There would also be the possibility of product intervention in cases where a crypto-asset or a crypto-asset activity gives rise to significant investor protection concerns or poses a significant threat to markets.

 

CE: To what extent has the green financing strategy been developed, and how do you assess the implementation progress of the European Green Deal? 

Mairead McGuinness: The European Green Deal sets very ambitious goals, which would eventually lead us to climate neutrality by 2050. We know that public money won’t be enough and we have been working hard to ensure the financial system and corporates play their role in the transition. 

We started with our first sustainable finance action plan in 2018 and in just five years, we’ve built a strong rulebook that supports the flow of private finance towards sustainable investments.

The good news is that the EU sustainable finance framework is increasingly being used by the market, facilitating private finance for green and transition investments. For instance, the first indications of corporate taxonomy reporting from this year are encouraging, with companies across key sectors making good use of the taxonomy as part of their sustainability efforts. The first reporting data we are getting, although not yet complete, confirms that the EU Taxonomy is a standard that companies can usefully employ on the ground to advance their transition. 63% of the STOXX Europe 600 companies reported their taxonomy-alignment figures already, and 30% of these companies reported non-zero alignment. But what is even more encouraging is that these companies reporting non-zero figures have on average 23% taxonomy-aligned capital expenditure, 24% taxonomy-aligned operational expenditure and 17% taxonomy-aligned revenues. 

In addition, recent figures on the EU Climate Benchmarks show that the Paris Aligned Benchmarks (PABs) and Climate Transition Benchmarks (CTBs) have been recognised by major investment institutions, including public institutions and non-EU institutions, as solid tools to help investors tailor their portfolios to follow a decarbonisation pathway. Assets under management of financial products referencing a PAB or CTB benchmark have already reached an estimated EUR 116 billion in 2023.

The benefits from applying the framework will increase with the progressive availability of data. The European Single Access Point – which will offer a one-stop-shop for public financial and sustainability-related information about EU companies – will enable digital and open access to that data.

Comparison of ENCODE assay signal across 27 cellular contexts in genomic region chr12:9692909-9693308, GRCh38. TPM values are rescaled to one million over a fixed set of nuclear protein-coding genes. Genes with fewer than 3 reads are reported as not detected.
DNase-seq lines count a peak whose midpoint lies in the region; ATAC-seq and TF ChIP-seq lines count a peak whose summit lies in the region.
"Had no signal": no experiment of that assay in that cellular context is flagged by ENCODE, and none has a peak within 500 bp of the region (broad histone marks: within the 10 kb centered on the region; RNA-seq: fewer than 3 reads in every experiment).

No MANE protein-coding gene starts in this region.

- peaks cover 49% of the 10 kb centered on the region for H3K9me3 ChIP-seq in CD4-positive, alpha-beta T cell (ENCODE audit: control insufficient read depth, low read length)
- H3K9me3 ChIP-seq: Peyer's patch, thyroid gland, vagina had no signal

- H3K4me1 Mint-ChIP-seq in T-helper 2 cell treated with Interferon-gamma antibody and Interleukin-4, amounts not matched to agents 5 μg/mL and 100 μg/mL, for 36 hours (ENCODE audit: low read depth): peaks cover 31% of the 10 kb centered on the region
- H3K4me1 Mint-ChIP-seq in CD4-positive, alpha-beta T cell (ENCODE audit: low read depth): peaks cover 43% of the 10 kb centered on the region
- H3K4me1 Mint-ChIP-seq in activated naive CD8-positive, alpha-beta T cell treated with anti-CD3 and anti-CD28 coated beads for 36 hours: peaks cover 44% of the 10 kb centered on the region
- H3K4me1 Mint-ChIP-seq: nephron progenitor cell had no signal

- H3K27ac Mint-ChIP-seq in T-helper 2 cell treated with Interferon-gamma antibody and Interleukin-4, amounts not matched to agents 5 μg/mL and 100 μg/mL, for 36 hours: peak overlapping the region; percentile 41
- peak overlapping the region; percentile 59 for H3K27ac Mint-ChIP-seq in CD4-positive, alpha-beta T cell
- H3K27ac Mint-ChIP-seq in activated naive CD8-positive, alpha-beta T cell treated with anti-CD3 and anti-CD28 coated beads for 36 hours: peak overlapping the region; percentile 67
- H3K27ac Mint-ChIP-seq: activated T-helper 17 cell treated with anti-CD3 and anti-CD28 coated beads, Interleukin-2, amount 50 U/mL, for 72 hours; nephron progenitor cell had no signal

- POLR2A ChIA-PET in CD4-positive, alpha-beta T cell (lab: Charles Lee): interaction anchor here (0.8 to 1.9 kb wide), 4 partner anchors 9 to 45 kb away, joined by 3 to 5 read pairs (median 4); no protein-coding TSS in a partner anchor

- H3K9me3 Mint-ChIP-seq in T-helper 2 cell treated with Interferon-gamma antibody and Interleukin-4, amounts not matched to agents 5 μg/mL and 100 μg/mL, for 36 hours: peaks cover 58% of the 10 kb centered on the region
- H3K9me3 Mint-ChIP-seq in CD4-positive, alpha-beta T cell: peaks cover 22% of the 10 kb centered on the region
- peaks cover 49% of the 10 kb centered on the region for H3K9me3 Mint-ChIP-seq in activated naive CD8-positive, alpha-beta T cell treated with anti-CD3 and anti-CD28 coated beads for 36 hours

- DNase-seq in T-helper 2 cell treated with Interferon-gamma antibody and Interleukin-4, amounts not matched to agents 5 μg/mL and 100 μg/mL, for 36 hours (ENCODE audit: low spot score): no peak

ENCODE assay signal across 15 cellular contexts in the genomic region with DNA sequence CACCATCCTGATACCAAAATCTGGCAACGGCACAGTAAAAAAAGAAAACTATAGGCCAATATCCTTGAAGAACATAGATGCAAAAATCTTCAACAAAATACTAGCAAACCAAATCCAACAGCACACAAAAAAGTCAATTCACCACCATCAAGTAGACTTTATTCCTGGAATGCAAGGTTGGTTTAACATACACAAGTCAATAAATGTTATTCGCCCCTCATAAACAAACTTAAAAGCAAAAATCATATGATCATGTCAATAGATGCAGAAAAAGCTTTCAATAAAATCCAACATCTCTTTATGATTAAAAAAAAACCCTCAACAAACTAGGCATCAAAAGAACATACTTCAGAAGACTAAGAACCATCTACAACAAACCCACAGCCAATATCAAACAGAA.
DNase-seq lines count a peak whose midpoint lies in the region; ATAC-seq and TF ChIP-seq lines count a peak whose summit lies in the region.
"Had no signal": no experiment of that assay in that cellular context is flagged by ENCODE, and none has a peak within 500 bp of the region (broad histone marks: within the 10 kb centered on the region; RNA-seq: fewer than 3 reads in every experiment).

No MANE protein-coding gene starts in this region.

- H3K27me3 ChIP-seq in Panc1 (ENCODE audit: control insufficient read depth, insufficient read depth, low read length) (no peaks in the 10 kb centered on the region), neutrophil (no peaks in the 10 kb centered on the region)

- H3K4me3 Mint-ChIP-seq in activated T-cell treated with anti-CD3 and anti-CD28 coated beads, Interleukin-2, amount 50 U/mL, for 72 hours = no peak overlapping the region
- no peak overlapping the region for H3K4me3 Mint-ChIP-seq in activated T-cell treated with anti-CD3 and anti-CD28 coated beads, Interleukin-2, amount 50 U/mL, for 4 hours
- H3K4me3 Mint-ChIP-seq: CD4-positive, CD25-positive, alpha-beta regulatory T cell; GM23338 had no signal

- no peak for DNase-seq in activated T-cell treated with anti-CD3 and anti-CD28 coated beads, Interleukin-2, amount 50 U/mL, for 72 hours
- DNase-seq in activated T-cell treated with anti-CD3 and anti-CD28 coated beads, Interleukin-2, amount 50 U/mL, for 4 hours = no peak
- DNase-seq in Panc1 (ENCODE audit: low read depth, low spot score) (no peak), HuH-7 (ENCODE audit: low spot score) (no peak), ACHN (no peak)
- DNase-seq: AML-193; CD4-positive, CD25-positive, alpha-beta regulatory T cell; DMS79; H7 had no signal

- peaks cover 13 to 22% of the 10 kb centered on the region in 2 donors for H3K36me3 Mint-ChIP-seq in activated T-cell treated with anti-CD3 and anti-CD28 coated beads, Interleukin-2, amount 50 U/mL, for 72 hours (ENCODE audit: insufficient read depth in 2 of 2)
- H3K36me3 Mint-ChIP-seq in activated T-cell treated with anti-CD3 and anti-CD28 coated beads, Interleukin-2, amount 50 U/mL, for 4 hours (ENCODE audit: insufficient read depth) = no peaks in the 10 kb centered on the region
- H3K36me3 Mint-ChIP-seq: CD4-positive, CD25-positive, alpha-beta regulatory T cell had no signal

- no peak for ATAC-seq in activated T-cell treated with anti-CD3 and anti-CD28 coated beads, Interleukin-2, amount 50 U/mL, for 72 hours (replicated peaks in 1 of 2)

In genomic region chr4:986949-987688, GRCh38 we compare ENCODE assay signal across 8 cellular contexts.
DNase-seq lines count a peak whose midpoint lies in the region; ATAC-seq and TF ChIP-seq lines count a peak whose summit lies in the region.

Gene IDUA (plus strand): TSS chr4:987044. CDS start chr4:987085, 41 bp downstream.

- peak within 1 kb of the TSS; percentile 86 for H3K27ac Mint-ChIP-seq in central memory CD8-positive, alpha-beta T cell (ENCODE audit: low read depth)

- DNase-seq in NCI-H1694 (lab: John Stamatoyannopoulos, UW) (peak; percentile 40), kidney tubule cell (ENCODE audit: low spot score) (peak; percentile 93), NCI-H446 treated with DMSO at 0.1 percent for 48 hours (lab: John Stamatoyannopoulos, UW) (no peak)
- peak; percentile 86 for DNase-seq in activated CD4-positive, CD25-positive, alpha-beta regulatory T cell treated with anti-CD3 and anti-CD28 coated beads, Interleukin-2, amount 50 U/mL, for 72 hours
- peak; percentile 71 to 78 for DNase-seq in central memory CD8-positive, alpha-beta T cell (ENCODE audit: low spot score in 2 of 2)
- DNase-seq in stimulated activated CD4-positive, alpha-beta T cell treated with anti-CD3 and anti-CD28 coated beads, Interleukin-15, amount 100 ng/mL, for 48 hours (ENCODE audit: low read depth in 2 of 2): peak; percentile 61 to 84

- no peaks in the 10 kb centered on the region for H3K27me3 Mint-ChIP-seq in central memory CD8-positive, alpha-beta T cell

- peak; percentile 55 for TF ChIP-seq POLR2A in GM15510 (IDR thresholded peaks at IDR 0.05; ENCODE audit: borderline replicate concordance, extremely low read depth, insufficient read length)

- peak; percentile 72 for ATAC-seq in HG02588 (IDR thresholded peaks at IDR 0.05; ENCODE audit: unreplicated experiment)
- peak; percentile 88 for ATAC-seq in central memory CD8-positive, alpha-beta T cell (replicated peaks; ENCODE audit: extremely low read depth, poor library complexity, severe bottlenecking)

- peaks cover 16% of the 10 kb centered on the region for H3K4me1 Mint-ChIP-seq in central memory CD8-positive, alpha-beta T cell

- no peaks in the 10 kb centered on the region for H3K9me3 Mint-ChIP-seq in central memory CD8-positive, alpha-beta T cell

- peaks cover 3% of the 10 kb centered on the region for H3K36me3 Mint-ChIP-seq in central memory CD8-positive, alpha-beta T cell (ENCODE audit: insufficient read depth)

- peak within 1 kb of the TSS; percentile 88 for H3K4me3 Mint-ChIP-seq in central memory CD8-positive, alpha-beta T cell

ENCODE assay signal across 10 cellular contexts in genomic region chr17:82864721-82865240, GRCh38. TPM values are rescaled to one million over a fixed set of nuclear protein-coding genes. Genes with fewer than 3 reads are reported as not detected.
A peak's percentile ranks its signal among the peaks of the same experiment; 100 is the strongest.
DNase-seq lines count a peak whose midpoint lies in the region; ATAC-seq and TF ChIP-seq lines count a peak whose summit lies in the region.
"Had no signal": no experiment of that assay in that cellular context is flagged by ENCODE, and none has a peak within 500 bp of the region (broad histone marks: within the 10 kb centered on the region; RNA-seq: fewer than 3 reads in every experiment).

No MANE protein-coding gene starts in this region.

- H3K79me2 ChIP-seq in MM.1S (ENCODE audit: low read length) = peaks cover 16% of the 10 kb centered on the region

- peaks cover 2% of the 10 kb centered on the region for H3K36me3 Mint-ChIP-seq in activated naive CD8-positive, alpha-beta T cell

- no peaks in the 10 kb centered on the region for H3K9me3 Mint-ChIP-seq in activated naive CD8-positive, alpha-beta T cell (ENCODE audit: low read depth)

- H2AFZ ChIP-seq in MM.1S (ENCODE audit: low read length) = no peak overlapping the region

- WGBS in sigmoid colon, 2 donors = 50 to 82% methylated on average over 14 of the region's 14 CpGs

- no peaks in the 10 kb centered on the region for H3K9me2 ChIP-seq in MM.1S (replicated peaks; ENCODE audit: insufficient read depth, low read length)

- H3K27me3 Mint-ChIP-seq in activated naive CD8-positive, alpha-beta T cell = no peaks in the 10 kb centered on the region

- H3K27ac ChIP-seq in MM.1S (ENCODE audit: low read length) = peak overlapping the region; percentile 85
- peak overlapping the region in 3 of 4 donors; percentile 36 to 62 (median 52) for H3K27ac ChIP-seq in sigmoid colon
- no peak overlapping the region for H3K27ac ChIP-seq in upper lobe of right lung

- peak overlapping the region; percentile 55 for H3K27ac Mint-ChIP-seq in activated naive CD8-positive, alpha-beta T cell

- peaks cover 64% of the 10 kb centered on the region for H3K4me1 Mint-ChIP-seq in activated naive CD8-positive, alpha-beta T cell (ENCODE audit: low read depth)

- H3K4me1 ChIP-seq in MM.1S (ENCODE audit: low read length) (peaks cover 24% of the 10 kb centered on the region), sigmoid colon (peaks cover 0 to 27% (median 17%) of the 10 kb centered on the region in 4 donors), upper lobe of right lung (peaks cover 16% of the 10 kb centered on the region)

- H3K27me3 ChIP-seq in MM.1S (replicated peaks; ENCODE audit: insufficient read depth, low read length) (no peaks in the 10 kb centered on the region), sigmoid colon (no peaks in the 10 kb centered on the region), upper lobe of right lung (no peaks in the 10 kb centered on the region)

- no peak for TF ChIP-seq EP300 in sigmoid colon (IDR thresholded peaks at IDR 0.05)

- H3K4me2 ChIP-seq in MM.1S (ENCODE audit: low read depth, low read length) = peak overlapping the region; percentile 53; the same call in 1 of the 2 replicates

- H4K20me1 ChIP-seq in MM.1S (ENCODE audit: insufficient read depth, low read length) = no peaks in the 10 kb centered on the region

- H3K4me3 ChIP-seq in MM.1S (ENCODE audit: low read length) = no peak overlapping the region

CE: What are the latest digital technologies introduced in the financial system of the EU? 

Mairead McGuinness: Digitalisation is transforming finance. It leads to new ways of producing financial services and products, new ways of consuming them and new types of entities distributing and promoting them. Innovative market participants are deploying new technologies and existing business models are evolving. All this has a direct impact on how we regulate and supervise.

Our Digital Finance Strategy sets out to foster innovation while managing the risks. I would like to mention in particular two technologies which have the potential to transform finance, and which we are taking into account in our regulatory work.

First distributed ledger technologies, or DLT. These technologies are at the heart of crypto assets which have seen many instances of scams and instability, calling for much tighter regulation of the sector, and the EU has responded with the MiCA legislation. But if properly regulated, DLT also has the potential to make capital markets more efficient and make access to them cheaper including for smaller companies. This is highly relevant for our objective to develop the Capital Markets Union in the EU. This year, we launched a pilot DLT, both established financial companies and newcomers are able to experiment with issuing, trading and settling shares or bonds using blockchain technology. I want to encourage financial firms to consider participating and we are awaiting the first projects with great interest.

Second, the financial sector is increasingly using AI. We see it used for detecting fraud, assessing people’s creditworthiness and in assessing risk more generally, in financial advice, when making investment decisions and when executing trades. There has been a renewed interest in AI following the release of generative AI systems like ChatGPT.  Generative AI is likely to broaden the uptake of AI generally, including in the financial sector. AI can reshape client experiences, transform the operations of financial institutions, improve risk and fraud management processes and help with regulatory compliance. It can improve accuracy and efficiency in decision-making, it can improve fraud detection and prevention, it can automate customer service and improve risk assessment and management. But if not properly handled, AI also creates risks, for example risks of exclusion. The EU has therefore proposed a broad regulatory framework, the AI Act, which cuts across sectors, and we hope that the European Parliament and the EU Member States will agree on it in inter-institutional negotiations as soon as possible.

 

Thank you for the interview